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For some, time management means squeezing every minute to get as many things done as is humanly possible before we collapse in exhaustion. In other words, “How can I do more in less time?”
Let’s consider a more humane definition.
The process of deciding on the order in which you will do tasks, and making sure that they are done on scheduleDefinition of time management according to the Collins Dictionary
Time management involves two things: prioritizing (based on your goals, not just what’s urgent), and setting limits (on how much time you spend on something, and when you complete it).
But why is time management important? Below I have listed the top advantages of learning how to spend your time wisely.
Like money, we can budget our time wisely. We can “buy” time by outsourcing tasks. We can “trade” our time for money by providing value. We can also squander it, like spending too much time on social media.
But unlike money which we can grow actively or passively, time is a finite resource.
QUOTE: “The future is something which everyone reaches at the rate of sixty minutes an hour, whatever he does, whoever he is.” ~ C.S. Lewis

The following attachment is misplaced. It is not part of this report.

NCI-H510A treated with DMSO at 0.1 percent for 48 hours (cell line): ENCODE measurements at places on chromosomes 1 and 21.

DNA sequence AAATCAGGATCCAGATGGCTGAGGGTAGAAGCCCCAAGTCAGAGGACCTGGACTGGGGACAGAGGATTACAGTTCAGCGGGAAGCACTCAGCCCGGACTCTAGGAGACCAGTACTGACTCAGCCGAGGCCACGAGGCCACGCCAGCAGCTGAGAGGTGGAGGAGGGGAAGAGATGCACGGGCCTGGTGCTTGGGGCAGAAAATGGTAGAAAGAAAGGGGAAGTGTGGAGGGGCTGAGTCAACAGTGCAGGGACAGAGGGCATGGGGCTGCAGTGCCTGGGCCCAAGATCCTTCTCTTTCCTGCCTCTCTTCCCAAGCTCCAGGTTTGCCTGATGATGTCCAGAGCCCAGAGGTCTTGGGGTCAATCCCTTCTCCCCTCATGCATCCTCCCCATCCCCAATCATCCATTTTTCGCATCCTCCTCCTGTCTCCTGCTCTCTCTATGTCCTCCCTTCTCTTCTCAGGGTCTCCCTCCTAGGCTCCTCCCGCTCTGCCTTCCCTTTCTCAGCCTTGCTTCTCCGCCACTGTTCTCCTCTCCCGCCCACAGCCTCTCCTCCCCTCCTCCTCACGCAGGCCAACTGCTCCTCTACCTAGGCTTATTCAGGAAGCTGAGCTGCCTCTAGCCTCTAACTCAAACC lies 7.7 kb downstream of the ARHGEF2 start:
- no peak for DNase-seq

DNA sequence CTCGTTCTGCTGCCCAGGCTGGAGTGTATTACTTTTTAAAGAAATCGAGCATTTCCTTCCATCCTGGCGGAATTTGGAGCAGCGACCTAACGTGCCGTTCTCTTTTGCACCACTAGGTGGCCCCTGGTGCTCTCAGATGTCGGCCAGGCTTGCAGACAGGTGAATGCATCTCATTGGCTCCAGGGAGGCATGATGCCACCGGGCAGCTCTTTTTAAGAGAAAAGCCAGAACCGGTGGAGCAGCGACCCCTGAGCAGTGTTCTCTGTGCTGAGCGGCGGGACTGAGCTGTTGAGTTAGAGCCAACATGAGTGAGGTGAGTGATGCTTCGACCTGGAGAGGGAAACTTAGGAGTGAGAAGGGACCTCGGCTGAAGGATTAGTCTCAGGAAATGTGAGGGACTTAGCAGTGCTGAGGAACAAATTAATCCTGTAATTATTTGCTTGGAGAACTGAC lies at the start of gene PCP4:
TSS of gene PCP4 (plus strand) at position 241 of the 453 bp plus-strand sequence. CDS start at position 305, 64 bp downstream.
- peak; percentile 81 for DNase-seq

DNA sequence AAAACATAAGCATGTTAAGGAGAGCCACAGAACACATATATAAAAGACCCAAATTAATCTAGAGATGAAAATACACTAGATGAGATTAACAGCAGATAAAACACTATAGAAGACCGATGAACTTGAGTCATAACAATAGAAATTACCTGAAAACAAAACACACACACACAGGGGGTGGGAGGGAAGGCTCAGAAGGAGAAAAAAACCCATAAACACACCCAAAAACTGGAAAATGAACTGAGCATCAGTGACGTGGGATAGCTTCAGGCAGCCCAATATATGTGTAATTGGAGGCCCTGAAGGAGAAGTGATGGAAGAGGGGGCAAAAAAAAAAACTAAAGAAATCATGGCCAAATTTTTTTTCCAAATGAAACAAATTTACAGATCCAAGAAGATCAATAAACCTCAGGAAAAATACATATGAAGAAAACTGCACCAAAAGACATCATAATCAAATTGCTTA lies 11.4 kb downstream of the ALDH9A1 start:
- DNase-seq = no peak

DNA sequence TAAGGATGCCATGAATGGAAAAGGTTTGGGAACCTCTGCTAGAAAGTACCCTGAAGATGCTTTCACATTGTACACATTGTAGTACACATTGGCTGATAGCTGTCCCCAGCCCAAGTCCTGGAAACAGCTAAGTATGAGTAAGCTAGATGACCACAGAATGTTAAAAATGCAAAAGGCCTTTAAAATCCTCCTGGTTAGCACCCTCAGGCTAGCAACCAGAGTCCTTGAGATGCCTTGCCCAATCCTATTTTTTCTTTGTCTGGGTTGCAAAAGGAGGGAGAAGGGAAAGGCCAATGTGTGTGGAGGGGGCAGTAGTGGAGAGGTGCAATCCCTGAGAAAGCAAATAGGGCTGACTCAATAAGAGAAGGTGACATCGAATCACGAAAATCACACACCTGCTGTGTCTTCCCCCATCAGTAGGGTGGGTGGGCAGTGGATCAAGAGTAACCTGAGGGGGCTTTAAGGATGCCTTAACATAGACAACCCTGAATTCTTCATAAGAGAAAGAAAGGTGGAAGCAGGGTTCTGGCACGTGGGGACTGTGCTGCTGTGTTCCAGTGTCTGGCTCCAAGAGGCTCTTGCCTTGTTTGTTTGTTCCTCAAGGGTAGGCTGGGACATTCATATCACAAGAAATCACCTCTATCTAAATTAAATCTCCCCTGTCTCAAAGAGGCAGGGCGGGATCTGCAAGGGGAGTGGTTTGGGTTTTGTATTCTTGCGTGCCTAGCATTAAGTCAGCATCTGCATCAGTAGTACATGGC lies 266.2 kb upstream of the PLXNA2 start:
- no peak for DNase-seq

Because time is limited, it is important to use it wisely and make it count. Spend your time pursuing your goals, doing things you enjoy, taking care of yourself, and being with people you love.
Just to be clear, time management is not about putting everything on your to-do list into your calendar and attempting to get everything done.
Time management requires us to first identify what’s a priority and what’s not. Then we allocate reasonable time to do the important tasks, delegate the others, and eliminate the rest.
Blocking off enough time for each important activity will help us avoid feeling rushed all the time. We feel more confident that we can meet our deadlines and we are making progress on key aspects of our lives.
Allocating sufficient time for projects means you’re most likely to deliver work that you’re proud of. You are able to brainstorm ideas, execute them, and leave some wiggle room to make revisions or handle problems that may crop up.
Consider this strategy of Mona Sutphen, Deputy Chief of Staff at the White House during President Barrack Obama’s administration. After seeing how crises derailed her tight schedule, she blocked off some time daily for dealing with the unexpected.